L4-Wraper-Inheritance-Polymorphism-Interfaces

L4-Wraper-Inheritance-Polymorphism-Interfaces - CSE205...

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Unformatted text preview: CSE205 Object-Oriented Programming and Data Structures 1-2 Outline • Wrapper class • Inheritance • Polymorphism • Interfaces Wrapper Class • A wrapper class represents a particular primitive data type. (primitive data types – int, double, char, boolean, and so on) • They are defined in the java.lang package. • Instead of declaring an integer as primitive data as: int number1 = 45; We can declare it as an object of type Integer (wrapper) class. Integer number1 = new Integer(45); • For instance, the method doubleValue() returns the value of this integer as double. number1.doubleValue() • The class Integer also has static methods such as parseInt(String str) that returns the int corresponding to the value stored in the parameter string. Since it is static, it can be called with the class name (without instantiating an object) as: int num = Integer.parseInt(“11”); • Then “num” will contain the integer 11. • Also see other wrapper classes such as Double. e.g., double num2 = Double.parseDouble(“3.21”); New classes can be created vis inheritance faster, easier, and cheaper than by witting them from scratch. Inheritance is one way to support the idea of Software reuse . For instance, if we are trying to define Cat class, Dog class, and Raccoon class and know all of them will need instance data tail and legs, we can define them in another class called “Animal” and let Cat, Dog, and Raccoon classes inherit from it. Animal int tail; int legs; Cat Dog Raccoon Here the Animal class is called “ parent class ”, “ super class ”, or “ base class ” The classes Cat, Dog, and Raccoon are called “ child class ” or “ sub class ”. The child classes will inherit the methods and data defined for the parent class. However, child classes do not inherit private variables and methods. They can inherit public variables and methods. Making instance data (variables) public violates Encapsulation. There is another visibility modifier called “ protected” . Protected variables and methods can be inherited by child classes, but not as accessible as public. If you plan to have a class inherited by other classes, its data should be declared as “protected”. Inheritance public -- inherited, can be accessed from anywhere (we use + for UML class diagrams) private – not inherited, can be accessed only within its class (we use – for UML class diagrams) protected – inherited, can be accessed by any class in the same package (we use # for UML class diagrams) Note: Constructors are NOT inherited. Visibility Modifiers 1-6 The protected Modifier • Visibility modifiers affect the way that class members can be used in a child class • Variables and methods declared with private visibility cannot be referenced by name in a child class • They can be referenced in the child class if they are declared with public visibility – but public variables violate the principle of encapsulation • There is a third visibility modifier that helps in inheritance situations: protected 1-7...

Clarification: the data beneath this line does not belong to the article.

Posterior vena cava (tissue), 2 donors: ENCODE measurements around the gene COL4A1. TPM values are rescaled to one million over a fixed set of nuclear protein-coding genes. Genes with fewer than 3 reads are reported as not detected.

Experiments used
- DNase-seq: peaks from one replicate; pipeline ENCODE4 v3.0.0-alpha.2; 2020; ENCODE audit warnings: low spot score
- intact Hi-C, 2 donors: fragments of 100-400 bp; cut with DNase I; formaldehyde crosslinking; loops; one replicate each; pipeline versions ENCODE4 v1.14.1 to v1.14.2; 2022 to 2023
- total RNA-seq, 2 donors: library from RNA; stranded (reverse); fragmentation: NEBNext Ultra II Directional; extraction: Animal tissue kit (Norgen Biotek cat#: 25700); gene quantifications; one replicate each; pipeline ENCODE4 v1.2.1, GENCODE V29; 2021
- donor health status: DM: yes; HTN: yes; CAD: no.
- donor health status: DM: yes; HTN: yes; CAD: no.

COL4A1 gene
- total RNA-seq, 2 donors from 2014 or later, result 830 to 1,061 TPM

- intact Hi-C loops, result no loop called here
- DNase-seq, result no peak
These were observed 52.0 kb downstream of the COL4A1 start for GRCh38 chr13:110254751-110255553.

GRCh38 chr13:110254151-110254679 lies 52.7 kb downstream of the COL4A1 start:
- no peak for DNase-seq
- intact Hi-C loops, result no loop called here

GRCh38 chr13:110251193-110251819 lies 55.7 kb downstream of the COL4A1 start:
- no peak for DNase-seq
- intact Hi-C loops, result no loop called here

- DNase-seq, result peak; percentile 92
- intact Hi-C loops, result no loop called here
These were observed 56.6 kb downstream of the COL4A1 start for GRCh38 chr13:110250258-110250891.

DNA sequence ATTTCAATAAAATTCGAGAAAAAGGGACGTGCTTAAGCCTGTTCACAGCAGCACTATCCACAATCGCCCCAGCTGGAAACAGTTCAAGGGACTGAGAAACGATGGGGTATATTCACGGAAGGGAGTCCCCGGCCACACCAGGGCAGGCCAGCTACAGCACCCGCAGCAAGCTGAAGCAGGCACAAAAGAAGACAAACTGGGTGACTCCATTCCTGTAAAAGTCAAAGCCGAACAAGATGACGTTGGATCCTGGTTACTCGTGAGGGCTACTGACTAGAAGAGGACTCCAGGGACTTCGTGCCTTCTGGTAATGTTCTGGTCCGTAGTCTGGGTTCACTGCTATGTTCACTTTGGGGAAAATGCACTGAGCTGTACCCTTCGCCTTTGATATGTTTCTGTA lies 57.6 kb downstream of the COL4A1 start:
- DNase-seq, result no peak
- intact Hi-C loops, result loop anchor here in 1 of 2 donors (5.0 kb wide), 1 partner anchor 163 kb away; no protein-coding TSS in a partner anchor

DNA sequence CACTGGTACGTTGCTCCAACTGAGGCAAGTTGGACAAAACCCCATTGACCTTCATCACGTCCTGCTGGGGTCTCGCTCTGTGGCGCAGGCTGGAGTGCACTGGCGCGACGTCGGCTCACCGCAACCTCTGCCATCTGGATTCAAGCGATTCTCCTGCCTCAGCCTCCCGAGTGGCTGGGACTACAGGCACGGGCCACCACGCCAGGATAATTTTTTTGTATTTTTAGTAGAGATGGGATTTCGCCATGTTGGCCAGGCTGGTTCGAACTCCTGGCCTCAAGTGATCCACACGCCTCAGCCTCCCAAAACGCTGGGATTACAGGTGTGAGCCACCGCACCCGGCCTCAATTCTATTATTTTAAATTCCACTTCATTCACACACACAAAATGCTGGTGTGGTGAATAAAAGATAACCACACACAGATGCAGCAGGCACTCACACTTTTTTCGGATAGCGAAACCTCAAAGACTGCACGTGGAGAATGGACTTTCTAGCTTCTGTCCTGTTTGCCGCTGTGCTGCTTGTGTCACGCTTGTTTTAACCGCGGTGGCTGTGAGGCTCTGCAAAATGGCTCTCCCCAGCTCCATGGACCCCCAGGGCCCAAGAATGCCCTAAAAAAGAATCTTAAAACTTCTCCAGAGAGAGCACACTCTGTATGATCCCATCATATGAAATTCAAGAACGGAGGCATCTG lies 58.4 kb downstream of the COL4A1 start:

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This note was uploaded on 04/18/2011 for the course CSE 205 taught by Professor Matasu during the Spring '08 term at ASU.

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L4-Wraper-Inheritance-Polymorphism-Interfaces - CSE205...

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